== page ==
The museum was filled with pretty much one-side propaganda, but they did lose an estimated 3 to 5 million people in the war and there were some awful things that happened in a lot of places, and so this is the spot where they choose to point out the horror of it all. They didn’t spare any grisly details including a human fetus deformed by Agent Orange which we chose to skip looking at. The most interesting display was a collection of war photos of the 134 journalists who were killed in both the Indochina War (the French) and the American War. The journalists were from all over the world.
There was a lot of US military materiel in a large parking lot adjoining the museum which was rounded up from around the country including Huey and Chinook helicopters, downed planes and so-forth. Of course in 1975 when Saigon fell, anything that could fly did fly so they only have the disabled equipment to display. It wasn’t a particularly well organized museum, given the number of odd historical juxtapositions, such as a French guillotine next to an Army tank.
For those who may wonder or have forgotten or never known just how the US got embroiled in the war, here it is in a nutshell. The French were defeated by the Vietnamese in a decisive battle in 1954, leaving a power vacuum. World powers at the time came together and came up with the Geneva Treaty, splitting the country into North and South. The treaty said they should hold elections and reunite the country under whomever was elected. Ho Chi Minh, a Communist was the candidate in the North. Supposedly the South, without a strong candidate and backed by fervent anti-communist French and American influences, reneged on the treaty and established what was supposed to be a democracy, but it looked, smelled and tasted like a monarchy under Diem. At this point the French pulled out and over the course of 10 years the Americans pulled in, largely out of fear of the Communist Domino theory that was prevalent at the time, i.e. if one country falls to the Communists, they will all follow suit. (If they had only known to send in our burger joints and fast food places, maybe along with some headliner entertainers, things might have been vastly different. Instead thousands of US soldiers and millions of Vietnamese were killed, Communism took over and failed miserably.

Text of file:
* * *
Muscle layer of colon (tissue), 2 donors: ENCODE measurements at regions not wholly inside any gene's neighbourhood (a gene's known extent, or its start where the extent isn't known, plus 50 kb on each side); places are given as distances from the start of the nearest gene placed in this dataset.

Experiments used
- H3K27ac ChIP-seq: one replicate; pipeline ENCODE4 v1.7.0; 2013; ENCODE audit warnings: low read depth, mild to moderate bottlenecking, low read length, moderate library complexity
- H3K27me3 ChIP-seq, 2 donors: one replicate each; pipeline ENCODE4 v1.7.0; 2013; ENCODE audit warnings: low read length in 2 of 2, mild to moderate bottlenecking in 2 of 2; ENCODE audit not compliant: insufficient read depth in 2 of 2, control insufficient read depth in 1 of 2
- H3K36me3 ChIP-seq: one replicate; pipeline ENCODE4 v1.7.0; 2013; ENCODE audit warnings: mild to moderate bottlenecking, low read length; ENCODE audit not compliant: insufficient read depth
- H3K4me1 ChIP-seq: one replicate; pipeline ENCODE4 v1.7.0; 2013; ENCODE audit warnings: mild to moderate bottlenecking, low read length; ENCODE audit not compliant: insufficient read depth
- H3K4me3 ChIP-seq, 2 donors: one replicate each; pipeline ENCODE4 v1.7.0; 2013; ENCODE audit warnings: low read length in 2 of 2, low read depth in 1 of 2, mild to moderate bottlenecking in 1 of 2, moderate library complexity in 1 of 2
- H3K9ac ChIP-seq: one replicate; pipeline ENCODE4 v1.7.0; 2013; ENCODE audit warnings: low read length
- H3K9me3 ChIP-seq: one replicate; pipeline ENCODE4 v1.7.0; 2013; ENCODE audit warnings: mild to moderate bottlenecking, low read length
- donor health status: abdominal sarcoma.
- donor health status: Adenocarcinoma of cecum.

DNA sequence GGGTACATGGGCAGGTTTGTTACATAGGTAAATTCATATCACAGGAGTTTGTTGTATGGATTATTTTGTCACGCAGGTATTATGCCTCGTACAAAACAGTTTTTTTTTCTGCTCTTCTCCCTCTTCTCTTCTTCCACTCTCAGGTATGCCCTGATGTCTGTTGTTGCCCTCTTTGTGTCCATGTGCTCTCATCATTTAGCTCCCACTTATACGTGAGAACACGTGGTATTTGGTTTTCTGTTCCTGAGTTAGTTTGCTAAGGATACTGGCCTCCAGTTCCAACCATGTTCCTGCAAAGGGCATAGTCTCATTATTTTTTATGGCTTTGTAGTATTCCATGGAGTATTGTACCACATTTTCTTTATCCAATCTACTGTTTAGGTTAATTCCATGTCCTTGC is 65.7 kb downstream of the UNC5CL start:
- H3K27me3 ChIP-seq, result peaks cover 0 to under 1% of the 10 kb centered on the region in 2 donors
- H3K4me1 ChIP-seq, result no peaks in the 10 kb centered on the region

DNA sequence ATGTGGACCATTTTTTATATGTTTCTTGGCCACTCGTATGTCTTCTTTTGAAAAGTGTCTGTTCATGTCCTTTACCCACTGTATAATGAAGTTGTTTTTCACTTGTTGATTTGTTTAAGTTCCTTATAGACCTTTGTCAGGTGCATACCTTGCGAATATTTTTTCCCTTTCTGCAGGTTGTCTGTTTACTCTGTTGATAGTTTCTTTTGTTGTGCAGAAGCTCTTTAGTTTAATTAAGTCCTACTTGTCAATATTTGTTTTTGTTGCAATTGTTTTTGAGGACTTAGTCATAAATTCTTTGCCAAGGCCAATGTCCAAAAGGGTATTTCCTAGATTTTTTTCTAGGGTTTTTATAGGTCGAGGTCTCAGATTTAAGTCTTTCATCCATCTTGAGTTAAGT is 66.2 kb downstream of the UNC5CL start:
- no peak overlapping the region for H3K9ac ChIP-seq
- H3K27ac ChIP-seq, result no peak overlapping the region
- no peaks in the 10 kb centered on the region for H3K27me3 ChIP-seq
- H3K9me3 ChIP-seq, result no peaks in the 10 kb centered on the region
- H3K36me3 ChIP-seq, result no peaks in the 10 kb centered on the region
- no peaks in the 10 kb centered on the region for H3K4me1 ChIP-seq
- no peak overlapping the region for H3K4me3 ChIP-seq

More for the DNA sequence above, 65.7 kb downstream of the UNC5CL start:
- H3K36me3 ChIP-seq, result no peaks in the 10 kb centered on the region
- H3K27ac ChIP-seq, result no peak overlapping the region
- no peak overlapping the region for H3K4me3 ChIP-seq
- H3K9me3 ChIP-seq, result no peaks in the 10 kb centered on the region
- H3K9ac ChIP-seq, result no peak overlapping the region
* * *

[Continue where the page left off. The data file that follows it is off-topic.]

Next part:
We stopped by the Notre Dame Cathedral, (called Nha Tho Duc Ba), built in 1880 by the French. It is built of locally quarried stone and ceramic tiles imported from Marseilles, France and was the tallest structure in the city at that time. A statue of Virgin Mary outside erected in 1959 with the hope that she would bring peace – which eventually did happen, but only after a lot of bloodshed. Religion struggled here under the Communist regime, but today 10% of the population is Catholic. Mass is held 3 times a week, with one service each in Vietnamese, French and English. Buddhism and Hinduism both are waning here. Buddhist in Vietnam are not allowed to ask for food in exchange for blessings as they do in Thailand. Mandy told lazy people would dress up like monks to get free food ( a big news story exposed by journalists) and also it looked bad for the Communist Party ( like maybe their system was not working so well).